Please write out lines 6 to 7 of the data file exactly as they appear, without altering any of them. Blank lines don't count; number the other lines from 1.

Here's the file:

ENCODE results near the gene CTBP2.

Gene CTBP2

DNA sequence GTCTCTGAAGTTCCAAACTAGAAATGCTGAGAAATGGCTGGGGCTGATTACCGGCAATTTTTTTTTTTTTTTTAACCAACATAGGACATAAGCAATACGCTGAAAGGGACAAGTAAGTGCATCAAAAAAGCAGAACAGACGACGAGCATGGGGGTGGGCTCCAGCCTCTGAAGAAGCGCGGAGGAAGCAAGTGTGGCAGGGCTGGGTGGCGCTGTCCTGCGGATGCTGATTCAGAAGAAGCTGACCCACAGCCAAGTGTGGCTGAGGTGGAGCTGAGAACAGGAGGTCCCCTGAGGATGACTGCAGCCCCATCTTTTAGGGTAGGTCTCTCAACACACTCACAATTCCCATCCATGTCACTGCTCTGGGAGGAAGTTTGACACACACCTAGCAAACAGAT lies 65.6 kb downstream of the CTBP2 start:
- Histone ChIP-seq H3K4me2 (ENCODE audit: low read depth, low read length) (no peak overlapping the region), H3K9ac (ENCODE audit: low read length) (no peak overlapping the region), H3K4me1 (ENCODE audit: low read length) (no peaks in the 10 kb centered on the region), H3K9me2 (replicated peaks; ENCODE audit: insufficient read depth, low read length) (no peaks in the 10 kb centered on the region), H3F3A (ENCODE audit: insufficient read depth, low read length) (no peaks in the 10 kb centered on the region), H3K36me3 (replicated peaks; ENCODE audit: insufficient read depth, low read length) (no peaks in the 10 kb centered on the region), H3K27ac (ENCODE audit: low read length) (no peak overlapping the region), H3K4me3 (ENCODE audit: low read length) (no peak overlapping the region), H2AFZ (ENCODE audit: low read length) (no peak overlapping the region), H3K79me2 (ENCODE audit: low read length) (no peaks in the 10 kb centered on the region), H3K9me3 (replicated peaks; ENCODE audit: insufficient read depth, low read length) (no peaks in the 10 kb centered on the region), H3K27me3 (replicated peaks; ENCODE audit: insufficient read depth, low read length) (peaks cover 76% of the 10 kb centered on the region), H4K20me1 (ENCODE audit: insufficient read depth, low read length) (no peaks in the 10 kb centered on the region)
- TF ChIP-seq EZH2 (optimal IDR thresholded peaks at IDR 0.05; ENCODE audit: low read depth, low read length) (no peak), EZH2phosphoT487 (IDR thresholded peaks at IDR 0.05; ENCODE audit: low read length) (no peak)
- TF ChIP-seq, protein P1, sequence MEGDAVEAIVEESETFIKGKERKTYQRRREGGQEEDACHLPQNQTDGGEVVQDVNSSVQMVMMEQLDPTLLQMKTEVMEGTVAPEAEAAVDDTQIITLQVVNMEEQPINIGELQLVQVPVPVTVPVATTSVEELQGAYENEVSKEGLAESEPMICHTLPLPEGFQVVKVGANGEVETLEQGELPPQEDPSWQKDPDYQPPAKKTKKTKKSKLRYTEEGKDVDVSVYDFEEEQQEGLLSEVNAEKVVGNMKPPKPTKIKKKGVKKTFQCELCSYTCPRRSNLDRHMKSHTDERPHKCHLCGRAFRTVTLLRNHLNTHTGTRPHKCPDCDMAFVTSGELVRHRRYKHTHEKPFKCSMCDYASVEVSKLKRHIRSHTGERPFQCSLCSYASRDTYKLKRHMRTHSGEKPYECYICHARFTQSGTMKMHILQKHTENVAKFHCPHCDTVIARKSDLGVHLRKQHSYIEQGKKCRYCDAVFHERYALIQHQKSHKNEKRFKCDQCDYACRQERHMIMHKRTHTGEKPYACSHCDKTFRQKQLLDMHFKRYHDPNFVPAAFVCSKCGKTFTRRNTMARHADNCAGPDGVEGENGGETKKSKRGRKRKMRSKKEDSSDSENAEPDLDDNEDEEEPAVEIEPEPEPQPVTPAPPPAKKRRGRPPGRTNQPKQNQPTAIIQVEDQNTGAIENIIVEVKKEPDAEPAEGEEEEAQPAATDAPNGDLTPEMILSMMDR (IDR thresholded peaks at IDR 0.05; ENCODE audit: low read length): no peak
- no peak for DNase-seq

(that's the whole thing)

- TF ChIP-seq, protein P1, sequence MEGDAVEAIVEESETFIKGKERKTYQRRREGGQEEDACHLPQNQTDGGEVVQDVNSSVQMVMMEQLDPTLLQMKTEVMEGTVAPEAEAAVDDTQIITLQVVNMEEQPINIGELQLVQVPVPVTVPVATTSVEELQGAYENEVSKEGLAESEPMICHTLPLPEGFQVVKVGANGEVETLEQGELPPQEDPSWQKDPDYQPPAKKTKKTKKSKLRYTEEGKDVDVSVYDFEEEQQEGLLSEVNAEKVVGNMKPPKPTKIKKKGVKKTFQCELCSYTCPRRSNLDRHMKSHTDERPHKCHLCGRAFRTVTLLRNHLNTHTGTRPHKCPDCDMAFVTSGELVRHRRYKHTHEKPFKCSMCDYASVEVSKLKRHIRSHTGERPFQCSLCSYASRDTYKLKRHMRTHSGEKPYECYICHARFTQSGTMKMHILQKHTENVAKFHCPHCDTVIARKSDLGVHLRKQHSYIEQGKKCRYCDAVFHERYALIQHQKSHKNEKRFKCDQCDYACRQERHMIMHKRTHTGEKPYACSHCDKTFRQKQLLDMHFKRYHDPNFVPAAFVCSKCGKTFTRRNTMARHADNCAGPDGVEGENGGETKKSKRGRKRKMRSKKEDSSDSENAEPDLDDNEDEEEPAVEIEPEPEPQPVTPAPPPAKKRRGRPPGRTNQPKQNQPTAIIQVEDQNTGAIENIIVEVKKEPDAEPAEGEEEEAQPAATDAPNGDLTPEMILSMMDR (IDR thresholded peaks at IDR 0.05; ENCODE audit: low read length): no peak
- no peak for DNase-seq